Tuesday, August 13, 2013

cause the federal penitentaries are too crowded?


AP | With the U.S. facing massive overcrowding in its prisons, Attorney General Eric Holder called Monday for major changes to the nation's criminal justice system that would scale back the use of harsh sentences for certain drug-related crimes.

In remarks to the American Bar Association in San Francisco, Holder said he also favors diverting people convicted of low-level offenses to drug treatment and community service programs and expanding a prison program to allow for release of some elderly, non-violent offenders.

"We need to ensure that incarceration is used to punish, deter and rehabilitate — not merely to convict, warehouse and forget," Holder said.

In one important change, the attorney general said he's altering Justice Department policy so that low-level, non-violent drug offenders with no ties to large-scale organizations, gangs or cartels won't be charged with offenses that impose mandatory minimum sentences.

Mandatory minimum prison sentences, a product of the government's war on drugs that began in the 1980s, limit the discretion of judges to impose shorter prison sentences.

Under the changed policy, the attorney general said defendants will be charged with offenses for which accompanying sentences "are better suited to their individual conduct, rather than excessive prison terms more appropriate for violent criminals or drug kingpins."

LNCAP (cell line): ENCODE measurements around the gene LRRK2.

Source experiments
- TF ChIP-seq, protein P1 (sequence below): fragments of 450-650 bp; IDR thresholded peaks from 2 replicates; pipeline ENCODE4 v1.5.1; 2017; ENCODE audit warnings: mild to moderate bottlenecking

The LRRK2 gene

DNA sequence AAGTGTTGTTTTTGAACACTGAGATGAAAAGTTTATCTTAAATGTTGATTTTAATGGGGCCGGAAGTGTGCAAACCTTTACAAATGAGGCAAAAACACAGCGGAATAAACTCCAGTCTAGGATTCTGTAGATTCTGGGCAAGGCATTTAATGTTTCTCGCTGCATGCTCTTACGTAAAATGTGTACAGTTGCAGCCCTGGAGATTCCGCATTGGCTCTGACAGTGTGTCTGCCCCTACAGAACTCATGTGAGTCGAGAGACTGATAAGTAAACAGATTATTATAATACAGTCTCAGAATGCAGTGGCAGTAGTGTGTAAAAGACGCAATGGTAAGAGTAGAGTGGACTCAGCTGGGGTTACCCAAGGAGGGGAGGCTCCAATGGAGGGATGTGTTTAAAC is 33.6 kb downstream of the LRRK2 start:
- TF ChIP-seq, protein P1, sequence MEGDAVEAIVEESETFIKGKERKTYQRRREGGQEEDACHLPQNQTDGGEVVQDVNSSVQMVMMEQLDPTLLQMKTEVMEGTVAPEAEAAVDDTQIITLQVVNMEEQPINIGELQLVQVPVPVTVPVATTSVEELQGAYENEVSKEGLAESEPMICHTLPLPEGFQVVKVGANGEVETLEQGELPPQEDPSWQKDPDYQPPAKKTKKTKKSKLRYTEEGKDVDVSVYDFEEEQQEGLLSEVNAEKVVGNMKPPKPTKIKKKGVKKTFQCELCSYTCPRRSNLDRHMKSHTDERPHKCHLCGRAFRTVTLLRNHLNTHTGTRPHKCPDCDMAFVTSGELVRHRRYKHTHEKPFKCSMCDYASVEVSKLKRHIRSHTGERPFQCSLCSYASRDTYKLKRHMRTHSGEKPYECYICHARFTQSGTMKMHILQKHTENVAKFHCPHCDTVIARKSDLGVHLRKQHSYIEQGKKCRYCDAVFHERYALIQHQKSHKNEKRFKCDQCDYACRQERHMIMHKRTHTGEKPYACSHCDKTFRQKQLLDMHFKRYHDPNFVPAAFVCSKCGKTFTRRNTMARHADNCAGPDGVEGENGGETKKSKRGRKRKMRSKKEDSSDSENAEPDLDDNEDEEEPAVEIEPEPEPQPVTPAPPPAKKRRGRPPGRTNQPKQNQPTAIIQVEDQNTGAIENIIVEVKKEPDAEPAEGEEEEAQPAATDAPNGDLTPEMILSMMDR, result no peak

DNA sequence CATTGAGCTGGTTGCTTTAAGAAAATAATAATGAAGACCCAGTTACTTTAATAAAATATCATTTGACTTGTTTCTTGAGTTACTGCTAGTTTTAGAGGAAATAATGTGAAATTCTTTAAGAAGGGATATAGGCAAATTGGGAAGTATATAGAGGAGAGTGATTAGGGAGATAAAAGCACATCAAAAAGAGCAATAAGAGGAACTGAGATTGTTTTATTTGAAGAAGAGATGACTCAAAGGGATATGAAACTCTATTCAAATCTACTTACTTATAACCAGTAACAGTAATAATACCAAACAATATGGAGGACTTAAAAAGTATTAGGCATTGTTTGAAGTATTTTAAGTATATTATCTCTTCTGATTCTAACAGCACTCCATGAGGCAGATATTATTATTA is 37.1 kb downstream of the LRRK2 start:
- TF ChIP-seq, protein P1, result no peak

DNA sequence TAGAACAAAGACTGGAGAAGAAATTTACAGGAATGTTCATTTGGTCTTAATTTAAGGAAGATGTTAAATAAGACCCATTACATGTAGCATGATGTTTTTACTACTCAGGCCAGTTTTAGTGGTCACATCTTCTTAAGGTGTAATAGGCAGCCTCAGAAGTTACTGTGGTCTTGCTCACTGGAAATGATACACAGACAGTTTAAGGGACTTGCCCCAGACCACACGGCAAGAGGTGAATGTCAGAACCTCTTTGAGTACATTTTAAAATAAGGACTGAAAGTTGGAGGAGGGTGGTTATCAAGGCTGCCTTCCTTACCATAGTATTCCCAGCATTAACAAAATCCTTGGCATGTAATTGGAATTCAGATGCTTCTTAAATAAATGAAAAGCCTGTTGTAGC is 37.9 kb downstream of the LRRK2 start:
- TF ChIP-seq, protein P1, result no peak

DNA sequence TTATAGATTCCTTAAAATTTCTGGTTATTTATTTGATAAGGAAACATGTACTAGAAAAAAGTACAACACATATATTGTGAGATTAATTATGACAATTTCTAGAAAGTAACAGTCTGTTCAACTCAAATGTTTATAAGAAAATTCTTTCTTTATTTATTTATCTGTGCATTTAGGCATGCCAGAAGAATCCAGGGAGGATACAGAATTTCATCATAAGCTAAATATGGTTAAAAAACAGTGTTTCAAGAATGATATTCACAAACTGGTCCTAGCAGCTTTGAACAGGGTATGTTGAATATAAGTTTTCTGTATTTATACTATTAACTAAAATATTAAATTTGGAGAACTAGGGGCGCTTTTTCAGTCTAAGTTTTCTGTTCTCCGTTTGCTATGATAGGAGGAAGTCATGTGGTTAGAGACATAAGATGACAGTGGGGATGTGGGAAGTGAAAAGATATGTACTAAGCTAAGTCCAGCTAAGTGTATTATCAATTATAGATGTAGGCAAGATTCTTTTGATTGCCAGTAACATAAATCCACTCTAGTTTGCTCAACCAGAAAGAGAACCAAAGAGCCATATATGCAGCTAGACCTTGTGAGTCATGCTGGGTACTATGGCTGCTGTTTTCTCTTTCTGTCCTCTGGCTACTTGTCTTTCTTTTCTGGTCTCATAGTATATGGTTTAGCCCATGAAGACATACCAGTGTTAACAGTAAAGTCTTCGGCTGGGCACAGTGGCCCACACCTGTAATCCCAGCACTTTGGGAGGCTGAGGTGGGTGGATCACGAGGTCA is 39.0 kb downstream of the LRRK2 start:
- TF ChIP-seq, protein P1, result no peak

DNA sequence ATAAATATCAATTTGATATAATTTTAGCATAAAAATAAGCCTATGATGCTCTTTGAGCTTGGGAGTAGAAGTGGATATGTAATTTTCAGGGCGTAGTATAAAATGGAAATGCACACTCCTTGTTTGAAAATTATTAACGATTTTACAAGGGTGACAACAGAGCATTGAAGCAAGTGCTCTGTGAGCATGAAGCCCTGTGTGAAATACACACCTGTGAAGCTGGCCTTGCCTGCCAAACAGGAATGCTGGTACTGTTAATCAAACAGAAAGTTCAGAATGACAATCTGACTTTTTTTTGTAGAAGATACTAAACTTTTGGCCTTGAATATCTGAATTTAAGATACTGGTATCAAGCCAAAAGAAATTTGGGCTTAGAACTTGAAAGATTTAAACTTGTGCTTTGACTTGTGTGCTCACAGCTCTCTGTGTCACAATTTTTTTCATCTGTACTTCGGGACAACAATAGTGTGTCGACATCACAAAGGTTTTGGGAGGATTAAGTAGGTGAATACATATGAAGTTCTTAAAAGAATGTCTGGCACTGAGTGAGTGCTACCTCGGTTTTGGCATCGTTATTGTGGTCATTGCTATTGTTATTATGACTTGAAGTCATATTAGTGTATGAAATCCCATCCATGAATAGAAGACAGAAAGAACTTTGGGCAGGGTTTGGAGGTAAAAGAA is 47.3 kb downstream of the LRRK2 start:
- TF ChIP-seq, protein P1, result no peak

1 comments:

makheru bradley said...

Mixed messages from The Perfect Proxy.

“Last month, President Obama quietly did something that should shake every American to the core. Seeking to enforce federal crack cocaine laws that have since been repealed, the Obama administration asked a federal appeals court to ensure that thousands of human beings, mostly poor and mostly black, remain locked in prison – even though everyone agrees that there is no justification for them to be there.”

http://www.theguardian.com/commentisfree/2013/jul/23/us-v-blewett-obama-justice-department-shame